CREDITS: Written by David Wise; directed by Eric Radomski.
REVIEW: It's surprising that the Riddler wasn't used before this, but given the story we get, maybe it shouldn't be. It's very hard to write a good Riddler story that won't come off as Batman '66-type series of clues and deductions, which can be tedious and repetitive for an audience. And while I'm happy to see Robin return, he just contributes to this retro-dynamic. The computer game Nygma created suffers from the same illness. It needs to be so awesome, they're building a theme park around it, and the company's CEO, Daniel Mockridge will make millions selling it to Wayne Enterprises (nice for the jobs, social warrior Bruce Wayne, but shame on you for dismissing the fact Mockridge gloats about stealing creator rights), but it's pretty lame. In fact, it's got some very ropey game mechanics - Riddle of the Minotaur is completely broken, IMO.
So what we have is the introduction of one of Batman's greatest villains, but it falls flat because it's either about superheroes talking through riddles, or a series of random challenges in the Riddler's maze. I think the problem with riddles in general (whether in word or test form) is that either they're too easy and the audience wonders why the heroes haven't figured it out yet, or the answers the heroes come up with require in-universe knowledge inaccessible to the audience, or else are great big leaps you won't be able to believe. And If You're So Smart falls into all these traps. Even when it comes to the characters, the thread is frayed. I like that once the Riddler has what he wants, he nevertheless is so intrigued by the possibility that Batman is his intellectual equal, he starts to expand his plans, but I don't think the sequence in which Mockridge runs around his mansion with a gun, afraid the Riddler might come back is altogether earned.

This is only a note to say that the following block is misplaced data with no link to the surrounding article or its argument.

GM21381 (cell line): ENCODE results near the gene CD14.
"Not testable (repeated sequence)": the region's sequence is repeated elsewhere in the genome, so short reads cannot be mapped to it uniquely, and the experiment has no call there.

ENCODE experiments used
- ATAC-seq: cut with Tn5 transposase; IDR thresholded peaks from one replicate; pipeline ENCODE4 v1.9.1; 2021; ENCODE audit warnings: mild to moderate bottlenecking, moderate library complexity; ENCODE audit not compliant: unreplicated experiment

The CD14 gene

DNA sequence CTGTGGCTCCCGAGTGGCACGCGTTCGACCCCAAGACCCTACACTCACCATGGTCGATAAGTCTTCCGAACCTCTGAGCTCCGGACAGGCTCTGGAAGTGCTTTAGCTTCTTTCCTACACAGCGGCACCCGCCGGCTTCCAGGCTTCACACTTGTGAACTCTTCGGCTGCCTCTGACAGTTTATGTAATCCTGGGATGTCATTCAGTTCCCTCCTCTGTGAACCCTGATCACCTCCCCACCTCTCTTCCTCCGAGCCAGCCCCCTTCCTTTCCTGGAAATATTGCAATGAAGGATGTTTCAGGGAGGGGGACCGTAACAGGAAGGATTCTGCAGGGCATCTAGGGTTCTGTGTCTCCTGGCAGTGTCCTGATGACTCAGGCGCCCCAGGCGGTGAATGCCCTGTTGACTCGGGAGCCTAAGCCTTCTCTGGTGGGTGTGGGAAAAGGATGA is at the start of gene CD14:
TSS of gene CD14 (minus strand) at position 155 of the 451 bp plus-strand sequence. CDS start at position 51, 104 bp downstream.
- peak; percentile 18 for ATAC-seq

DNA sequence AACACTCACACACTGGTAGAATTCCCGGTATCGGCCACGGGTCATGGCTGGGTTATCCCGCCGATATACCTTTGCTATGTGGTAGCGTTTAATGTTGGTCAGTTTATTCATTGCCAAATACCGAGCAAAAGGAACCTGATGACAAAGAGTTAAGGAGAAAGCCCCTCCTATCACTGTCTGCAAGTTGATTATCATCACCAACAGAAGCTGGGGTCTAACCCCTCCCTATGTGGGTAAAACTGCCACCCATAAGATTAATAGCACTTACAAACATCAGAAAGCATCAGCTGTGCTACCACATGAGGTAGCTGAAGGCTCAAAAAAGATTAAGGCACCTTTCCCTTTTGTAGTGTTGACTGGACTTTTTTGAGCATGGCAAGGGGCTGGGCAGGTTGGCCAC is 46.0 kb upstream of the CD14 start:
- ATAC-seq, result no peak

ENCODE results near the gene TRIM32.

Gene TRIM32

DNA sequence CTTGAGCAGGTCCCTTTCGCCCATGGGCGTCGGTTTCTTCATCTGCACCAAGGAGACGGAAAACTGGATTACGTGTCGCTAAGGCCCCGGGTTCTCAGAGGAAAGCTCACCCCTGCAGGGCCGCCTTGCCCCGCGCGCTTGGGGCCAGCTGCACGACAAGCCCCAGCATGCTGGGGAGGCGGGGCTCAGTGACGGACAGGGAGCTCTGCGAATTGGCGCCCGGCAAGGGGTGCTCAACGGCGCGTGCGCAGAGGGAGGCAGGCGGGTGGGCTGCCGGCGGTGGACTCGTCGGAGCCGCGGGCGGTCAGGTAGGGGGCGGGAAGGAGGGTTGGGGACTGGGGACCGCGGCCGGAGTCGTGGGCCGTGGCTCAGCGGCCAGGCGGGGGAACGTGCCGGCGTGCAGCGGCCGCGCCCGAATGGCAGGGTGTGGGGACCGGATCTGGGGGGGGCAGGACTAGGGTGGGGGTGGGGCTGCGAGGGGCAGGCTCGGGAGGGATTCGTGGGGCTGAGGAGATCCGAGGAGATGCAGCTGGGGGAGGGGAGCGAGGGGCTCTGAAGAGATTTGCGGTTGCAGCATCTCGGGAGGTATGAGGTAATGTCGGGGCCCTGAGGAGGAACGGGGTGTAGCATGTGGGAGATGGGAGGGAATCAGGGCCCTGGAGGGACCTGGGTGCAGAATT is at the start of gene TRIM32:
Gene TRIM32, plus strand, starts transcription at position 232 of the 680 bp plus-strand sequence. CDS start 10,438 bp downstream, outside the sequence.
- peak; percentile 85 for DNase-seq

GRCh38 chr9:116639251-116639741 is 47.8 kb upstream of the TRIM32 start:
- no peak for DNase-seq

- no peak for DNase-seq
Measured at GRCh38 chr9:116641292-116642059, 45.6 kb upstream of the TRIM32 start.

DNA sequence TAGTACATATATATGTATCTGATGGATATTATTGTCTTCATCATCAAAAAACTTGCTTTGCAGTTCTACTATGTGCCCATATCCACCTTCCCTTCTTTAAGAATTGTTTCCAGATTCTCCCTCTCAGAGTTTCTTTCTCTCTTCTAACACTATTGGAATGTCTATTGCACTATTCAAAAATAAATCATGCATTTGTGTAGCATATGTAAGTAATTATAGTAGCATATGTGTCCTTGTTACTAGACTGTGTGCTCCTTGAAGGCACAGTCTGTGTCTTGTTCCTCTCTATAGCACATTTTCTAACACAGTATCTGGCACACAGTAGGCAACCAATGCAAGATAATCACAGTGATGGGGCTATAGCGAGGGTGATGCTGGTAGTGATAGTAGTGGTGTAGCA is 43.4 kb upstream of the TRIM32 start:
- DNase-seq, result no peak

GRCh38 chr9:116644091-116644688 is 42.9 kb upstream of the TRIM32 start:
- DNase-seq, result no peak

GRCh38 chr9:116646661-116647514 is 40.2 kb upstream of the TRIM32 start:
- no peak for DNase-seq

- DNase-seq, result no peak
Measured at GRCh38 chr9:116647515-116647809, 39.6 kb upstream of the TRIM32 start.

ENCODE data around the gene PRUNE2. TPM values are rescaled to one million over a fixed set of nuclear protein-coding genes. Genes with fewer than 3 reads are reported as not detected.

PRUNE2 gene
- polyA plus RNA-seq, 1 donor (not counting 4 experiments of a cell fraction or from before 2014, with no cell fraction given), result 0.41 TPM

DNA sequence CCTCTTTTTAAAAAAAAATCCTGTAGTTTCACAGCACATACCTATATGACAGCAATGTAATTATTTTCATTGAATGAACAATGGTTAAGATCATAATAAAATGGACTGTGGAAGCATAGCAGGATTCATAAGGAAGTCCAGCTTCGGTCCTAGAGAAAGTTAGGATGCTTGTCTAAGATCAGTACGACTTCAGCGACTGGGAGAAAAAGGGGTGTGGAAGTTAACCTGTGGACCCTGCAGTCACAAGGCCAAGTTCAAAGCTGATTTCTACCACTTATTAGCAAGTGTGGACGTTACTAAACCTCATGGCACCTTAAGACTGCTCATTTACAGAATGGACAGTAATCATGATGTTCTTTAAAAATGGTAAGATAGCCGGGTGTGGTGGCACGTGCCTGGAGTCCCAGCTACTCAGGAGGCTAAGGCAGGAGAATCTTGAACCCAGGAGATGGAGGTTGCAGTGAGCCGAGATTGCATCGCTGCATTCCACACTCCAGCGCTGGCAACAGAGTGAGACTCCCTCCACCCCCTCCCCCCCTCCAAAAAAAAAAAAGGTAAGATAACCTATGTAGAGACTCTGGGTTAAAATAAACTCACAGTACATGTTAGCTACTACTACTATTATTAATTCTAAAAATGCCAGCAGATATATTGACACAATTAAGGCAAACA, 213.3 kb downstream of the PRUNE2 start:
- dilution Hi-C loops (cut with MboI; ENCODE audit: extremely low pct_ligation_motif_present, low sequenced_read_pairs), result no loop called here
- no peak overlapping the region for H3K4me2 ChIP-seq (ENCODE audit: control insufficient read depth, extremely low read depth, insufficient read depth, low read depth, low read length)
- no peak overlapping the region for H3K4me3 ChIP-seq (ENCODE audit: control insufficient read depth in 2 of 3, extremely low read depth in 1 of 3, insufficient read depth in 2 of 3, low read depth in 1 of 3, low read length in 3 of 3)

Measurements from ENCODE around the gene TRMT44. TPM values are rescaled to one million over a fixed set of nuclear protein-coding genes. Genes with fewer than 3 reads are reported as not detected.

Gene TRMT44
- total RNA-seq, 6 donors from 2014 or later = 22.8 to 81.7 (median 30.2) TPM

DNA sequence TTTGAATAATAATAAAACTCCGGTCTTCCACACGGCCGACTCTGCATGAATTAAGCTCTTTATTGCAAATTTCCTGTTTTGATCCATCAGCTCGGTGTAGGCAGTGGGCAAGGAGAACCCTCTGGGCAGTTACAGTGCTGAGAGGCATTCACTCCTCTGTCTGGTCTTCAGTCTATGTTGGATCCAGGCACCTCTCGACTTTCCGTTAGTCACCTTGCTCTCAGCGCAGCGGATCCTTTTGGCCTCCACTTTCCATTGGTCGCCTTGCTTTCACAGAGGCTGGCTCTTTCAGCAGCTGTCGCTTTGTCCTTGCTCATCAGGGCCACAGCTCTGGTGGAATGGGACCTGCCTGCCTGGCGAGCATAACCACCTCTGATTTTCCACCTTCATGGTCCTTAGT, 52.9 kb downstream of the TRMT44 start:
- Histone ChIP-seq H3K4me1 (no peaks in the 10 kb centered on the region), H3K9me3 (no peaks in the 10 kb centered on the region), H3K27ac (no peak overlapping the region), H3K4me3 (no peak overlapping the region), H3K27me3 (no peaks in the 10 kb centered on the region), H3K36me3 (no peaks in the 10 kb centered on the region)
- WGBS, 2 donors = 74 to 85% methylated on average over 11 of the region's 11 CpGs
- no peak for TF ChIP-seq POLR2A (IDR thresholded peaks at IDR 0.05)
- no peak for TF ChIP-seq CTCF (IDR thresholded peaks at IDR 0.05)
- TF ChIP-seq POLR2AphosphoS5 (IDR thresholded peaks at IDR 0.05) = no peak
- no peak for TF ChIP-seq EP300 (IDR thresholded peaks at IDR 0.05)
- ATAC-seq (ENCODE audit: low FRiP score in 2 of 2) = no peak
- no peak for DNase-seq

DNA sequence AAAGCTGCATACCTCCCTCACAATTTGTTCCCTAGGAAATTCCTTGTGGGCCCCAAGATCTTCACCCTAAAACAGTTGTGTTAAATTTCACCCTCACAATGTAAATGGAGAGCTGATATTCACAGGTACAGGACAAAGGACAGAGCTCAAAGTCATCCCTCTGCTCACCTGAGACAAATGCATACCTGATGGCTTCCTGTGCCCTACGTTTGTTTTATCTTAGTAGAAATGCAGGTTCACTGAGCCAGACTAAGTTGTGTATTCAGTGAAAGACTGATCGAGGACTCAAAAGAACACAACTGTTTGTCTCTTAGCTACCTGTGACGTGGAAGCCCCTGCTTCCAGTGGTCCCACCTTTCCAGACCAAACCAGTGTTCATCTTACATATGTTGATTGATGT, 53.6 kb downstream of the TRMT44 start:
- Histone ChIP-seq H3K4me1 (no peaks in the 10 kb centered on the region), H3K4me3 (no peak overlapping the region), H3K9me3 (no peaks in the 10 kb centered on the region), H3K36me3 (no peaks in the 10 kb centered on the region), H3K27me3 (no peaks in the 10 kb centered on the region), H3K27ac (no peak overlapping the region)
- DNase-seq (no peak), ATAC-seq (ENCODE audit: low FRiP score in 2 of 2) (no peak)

A new animation studio is used, Blue Pencil, and they'll only be doing two episodes. That's perhaps a good thing considering that characters are frequently off-model, especially when not wearing masks. The action is just okay. The mood - which isn't really their fault - is a bit odd and seems too shadowy and sinister for the Riddler's personality and schemes. Visually, I had great hopes for this episode when I saw the opening tableau of office cubicles looking like a maze, but these were sadly dashed.
IN THE COMICS: The Riddler made his first appearance in Detective Comics #140 (1948), though his several origins in the comics are never this one, which reads more like that of the Toy-Man (disgruntled game-maker turns bad), though Batman Forever's is more in this mold.
SOUNDS LIKE: The Riddler is voiced by John Glover who in live action is best known as Luthor Sr. on Smallville. Family's Gary Frank plays Daniel Mockridge.
REWATCHABILITY: Medium-Low - They haven't found something good to do with the Riddler in his opening story, and lackluster animation certainly doesn't help this retro-tale that, effects aside, seems pulled from an unearthed time capsule marked "1966".